Tuesday, April 16, 2013

The Trials Of Infidelity

It's a slippery slope really.  I mean, I was faithful for so long, but temptation set in.  What is the line from Don Henley's song The Heart Of The Matter?

What are these voices outside love's open door,
That make us throw off our contentment and yearn for something more?

Yeah.  I've strayed.  After years of the same ol' same ol', while casting condescending, self righteous glances at those who just couldn't stick to their one true love, I went and did the same damn thing---

I went and changed my painting technique.

Faithful readers of Maine-ly Painting (And stop bothering me, the check is in the mail!) will know that I've used up tons of precious internet space describing my routine of draw it, do a monochrome grisaille, then glaze layer after layer.  But for the last few paintings, I've done the opposite:  grab a brush and have at it!  Push that paint.  Don't like that passage?  Change it completely!  Just go with the flow and see where the painting takes you.  And do you want to know a little secret?

I don't like it at all!

One of the problems I have with having no plan, is not knowing how the picture is supposed to look. I would rather have an end point to work toward than just paint along and then decide, "Good enough!"  I mean, do you just jump in your car and drive just to see where the engine takes you?  Do you cook a meal by throwing random foodstuffs in a pan and seeing what comes out of it?  I, for one, have a Cook Book.  With Recipes.  But I digress...

Check out this picture of Ellen's grand daughter, Paige:

This is still a work in progress.  Mainly because I haven't a clue on what to do about a background.  I've tried various concepts, but nothing grabs me.  And that's another problem with "Just paint it:"  It's a throw-whatever-at-the-wall-and-see-what-sticks approach.  I'd be done with this painting long ago if I had only used my regular method.  As it is now, I'm hoping to finish this in time for her to give to her own grand kids. 

Oh, you foolish, foolish wandering heart!

Lastly is this painting a a bridge above the Neshaminy Creek in Langhorn, Pennsylvania:

This is another, "Paint 'til you're happy" piece.  I can't begin to tell you the number of changes I've had to make on this bad boy.  Among other things, I've re-painted the bridge at least three times trying to fix the perspective.  If I had done an underdrawing to begin with, I wouldn't have had to do that.  But that's the price I've had to pay by following my wandering eye.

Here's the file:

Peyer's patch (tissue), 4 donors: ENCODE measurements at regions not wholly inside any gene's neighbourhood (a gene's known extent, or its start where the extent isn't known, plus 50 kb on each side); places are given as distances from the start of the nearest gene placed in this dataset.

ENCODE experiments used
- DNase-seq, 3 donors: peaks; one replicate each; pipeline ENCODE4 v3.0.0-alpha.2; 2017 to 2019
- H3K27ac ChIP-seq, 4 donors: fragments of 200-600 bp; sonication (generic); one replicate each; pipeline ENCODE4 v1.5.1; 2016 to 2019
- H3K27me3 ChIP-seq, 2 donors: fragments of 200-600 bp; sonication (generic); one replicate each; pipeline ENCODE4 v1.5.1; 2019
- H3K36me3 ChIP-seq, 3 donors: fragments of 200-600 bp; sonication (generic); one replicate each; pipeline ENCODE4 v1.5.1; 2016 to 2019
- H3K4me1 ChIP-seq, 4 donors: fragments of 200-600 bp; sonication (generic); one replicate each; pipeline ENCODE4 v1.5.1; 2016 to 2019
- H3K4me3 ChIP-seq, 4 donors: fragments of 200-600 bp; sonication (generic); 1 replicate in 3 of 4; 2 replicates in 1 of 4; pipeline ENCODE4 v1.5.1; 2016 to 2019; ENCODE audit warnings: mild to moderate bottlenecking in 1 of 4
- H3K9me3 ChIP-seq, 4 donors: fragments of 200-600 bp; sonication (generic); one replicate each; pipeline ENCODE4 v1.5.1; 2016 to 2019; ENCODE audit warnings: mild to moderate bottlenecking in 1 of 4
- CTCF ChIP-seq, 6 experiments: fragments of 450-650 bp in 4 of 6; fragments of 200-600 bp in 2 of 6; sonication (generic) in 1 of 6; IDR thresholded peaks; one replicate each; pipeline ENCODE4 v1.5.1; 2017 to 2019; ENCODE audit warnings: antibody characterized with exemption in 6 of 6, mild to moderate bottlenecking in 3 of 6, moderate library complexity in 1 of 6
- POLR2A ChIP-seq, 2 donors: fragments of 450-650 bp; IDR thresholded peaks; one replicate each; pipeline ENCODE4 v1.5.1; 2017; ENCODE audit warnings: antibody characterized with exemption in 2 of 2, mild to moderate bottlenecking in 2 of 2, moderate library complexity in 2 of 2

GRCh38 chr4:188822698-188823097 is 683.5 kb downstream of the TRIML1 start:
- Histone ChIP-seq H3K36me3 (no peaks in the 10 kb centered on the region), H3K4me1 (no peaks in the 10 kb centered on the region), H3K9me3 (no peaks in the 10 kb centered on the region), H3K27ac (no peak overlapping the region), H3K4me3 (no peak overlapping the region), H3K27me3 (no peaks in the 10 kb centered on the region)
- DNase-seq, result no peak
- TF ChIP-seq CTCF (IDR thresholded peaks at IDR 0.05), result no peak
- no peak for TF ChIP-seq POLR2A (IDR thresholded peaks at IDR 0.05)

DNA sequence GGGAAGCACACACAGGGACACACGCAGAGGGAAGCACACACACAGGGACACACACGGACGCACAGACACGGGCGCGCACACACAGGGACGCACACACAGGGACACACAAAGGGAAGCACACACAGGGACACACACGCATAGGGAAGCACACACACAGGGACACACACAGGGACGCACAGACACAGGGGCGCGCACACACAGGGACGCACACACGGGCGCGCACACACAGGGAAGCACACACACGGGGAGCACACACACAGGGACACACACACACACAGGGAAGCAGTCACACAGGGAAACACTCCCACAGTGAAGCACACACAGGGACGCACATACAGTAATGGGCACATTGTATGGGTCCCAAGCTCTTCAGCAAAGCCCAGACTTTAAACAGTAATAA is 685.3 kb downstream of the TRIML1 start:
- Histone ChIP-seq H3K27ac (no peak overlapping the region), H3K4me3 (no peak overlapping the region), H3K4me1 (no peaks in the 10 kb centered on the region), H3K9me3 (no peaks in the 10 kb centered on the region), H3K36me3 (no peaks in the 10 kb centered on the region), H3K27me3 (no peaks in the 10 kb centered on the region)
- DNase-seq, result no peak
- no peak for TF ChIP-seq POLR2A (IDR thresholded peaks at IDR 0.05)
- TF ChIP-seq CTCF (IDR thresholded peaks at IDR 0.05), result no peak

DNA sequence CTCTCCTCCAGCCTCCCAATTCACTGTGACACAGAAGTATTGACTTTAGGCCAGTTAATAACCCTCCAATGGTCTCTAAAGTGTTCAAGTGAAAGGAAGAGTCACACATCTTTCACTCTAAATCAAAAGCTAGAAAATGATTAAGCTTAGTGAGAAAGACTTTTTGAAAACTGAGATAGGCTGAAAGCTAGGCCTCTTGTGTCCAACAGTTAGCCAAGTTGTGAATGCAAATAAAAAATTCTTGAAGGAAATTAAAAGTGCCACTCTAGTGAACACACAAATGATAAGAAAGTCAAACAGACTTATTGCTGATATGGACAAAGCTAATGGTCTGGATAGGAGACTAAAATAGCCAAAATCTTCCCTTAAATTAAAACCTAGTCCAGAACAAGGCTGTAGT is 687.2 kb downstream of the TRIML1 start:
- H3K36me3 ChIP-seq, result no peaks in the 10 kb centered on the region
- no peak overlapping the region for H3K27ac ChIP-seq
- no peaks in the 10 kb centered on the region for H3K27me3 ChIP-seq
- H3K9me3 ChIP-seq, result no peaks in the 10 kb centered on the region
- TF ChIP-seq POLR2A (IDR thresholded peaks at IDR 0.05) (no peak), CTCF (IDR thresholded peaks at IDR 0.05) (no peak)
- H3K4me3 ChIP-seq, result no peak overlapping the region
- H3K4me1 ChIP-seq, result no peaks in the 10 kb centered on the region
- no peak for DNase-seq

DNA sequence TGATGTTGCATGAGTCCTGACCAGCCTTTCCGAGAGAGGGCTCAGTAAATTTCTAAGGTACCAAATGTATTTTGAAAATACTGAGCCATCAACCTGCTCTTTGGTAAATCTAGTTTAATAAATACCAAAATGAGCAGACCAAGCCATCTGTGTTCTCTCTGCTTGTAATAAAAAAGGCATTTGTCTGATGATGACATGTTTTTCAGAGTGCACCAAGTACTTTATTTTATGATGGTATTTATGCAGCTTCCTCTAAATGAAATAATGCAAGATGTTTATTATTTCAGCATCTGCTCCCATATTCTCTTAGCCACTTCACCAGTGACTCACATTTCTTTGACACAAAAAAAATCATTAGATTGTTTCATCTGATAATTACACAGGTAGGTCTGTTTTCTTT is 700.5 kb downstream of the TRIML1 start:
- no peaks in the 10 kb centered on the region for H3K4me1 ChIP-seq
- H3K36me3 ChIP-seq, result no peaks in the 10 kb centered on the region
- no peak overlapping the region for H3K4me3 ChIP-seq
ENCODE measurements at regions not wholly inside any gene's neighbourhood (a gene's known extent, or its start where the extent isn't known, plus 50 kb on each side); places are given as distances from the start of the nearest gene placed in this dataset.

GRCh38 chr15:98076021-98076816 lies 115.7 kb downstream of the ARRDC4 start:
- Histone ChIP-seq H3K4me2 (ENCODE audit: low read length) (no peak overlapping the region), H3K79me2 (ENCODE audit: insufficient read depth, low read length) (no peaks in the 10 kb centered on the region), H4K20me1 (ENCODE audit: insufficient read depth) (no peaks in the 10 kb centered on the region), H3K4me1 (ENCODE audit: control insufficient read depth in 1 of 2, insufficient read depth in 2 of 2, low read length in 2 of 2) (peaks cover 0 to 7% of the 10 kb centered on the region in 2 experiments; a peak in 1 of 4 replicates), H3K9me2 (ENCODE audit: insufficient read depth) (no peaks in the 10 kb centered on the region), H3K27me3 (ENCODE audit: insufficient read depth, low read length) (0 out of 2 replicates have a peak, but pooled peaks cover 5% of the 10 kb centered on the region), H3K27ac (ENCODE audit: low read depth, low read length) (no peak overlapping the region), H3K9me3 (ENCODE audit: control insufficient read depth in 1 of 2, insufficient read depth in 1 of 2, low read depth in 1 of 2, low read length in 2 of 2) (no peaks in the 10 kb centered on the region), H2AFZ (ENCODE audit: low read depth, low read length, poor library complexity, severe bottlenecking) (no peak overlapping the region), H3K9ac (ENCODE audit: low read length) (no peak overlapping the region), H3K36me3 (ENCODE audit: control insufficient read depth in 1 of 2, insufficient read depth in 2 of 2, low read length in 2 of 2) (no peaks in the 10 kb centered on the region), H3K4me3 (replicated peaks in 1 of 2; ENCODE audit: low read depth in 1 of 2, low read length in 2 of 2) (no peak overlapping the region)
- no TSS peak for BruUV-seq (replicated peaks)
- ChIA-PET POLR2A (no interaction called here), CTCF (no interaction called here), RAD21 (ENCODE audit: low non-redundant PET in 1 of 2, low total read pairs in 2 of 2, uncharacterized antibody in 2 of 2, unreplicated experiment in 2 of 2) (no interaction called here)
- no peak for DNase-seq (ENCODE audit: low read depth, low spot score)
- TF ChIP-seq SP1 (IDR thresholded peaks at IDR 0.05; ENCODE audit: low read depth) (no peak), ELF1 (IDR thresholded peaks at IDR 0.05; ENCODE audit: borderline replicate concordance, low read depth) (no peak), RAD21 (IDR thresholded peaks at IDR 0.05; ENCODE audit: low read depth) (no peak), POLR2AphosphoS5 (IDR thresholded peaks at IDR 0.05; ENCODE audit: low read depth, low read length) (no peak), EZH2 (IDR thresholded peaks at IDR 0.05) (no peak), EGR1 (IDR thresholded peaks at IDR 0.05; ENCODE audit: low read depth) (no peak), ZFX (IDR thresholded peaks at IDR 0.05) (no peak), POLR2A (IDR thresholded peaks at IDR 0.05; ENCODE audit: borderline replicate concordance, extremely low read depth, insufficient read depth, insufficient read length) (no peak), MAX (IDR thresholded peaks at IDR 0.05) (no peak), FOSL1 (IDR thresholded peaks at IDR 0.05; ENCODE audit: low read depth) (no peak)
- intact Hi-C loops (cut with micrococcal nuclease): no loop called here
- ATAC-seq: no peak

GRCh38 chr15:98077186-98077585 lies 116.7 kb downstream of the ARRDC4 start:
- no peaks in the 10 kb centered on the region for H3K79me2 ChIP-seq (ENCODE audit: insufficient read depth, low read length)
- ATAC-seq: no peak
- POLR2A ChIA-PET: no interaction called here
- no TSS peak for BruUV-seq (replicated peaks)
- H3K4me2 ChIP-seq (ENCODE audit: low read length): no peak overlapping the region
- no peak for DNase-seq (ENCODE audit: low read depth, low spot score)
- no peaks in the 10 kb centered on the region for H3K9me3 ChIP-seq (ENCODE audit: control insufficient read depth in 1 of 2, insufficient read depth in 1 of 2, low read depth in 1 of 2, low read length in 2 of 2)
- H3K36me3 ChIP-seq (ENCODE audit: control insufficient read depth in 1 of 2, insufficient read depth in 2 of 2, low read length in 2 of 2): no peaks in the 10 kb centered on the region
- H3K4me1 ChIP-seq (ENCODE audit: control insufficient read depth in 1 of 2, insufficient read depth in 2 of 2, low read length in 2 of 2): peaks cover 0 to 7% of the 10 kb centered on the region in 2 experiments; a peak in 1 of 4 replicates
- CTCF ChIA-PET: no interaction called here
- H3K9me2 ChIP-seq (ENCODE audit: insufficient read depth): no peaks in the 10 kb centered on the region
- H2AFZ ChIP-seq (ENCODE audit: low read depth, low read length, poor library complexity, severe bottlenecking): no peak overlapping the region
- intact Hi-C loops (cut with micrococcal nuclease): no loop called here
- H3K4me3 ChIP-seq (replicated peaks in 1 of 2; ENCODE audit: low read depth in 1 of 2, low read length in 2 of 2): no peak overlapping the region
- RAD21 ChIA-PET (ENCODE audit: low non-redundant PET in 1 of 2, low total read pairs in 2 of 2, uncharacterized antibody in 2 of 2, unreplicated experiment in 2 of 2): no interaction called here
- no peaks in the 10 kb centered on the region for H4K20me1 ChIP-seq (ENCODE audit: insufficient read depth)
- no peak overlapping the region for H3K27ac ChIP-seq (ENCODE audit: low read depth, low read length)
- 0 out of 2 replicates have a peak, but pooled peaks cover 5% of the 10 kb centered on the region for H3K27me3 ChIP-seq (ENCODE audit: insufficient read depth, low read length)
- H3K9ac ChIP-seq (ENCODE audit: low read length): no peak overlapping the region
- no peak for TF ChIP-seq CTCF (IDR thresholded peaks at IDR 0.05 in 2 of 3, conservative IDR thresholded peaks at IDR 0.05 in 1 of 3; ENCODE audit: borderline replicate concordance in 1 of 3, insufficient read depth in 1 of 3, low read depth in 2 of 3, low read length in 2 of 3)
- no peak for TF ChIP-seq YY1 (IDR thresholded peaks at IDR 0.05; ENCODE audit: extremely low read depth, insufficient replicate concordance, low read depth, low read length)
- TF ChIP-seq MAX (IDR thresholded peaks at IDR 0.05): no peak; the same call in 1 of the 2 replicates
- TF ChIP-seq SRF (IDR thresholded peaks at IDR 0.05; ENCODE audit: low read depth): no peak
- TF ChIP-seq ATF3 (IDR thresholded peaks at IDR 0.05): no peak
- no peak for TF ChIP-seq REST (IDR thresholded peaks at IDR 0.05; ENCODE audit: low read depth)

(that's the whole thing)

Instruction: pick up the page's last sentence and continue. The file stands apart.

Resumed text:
Look, I have spent years and years working on developing a technique and style that best fits my own sensibilities for a reason:  It works for me.  Every time I stray from my tried and true methods, I look back and say to myself, "That would've been so much better if I had used my usual technique!"  Allowing myself to listen to the siren song of other techniques has humbled and shamed me enough to admit--

The heart knows last what the head knew first.



SamArtDog said...

Routine is French for stuck on the same old road.
Go left, young man!

rsouviney said...

Wow...an artist who lets you in on the process. Real courage my friend. I'm not sure I would want to show every draft of my writing to my readers, but with word processors making text changes cost free, my writing has become more like "paint until it is done (or you are exhausted!). I used to write from an outline when typists had to redo every page of a manuscript from the point of the change to be sure the page breaks worked (this is when text changes cost a lot, so I didn't make many, and maybe I was better planned before I started creating text). Very nice description of your process for us non-painters (and cleaver use of metaphor too!).

Susan Roux said...

Oh the process of moving paint around..! It's the trials and difficulties that you conquer that make it all the more exciting! I was admiring your water and thought to myself, he had to really paint on this one! No way to capture that foam with washes. Then I read your post...

Just don't go bashing the pushing paint around thing. Most of us artists types make our living that way. Passion lies in the heart, so following it is the right answer.

Anonymous said...

Drive, just to see where the engine will take me? Guilty. Throw random things in a pot when I haven't been to the grocery store? Guilty. Mush, push, or just "fling paint" at the canvas? Never.*

*This is especially important if you happen to have a tube of "Sorolla's light" or a "Rembrandt brush."

Charlie Gray said...

In your grand-daughters painting the light seems to be coming from a window ...nice painting. It's nice to go down that different path, but the vehicle your driving is working just fine! Its getting hot down here in St. Pete. Charlie

Kristi McIntyre said...

My husband an I had the pleasure of meeting you & your wife in New Hope for the plein air festival. The bridge over Neshaminy Creek is in Playwicki Park - where us kids would go when cutting glass!!! Love that place. Love your work.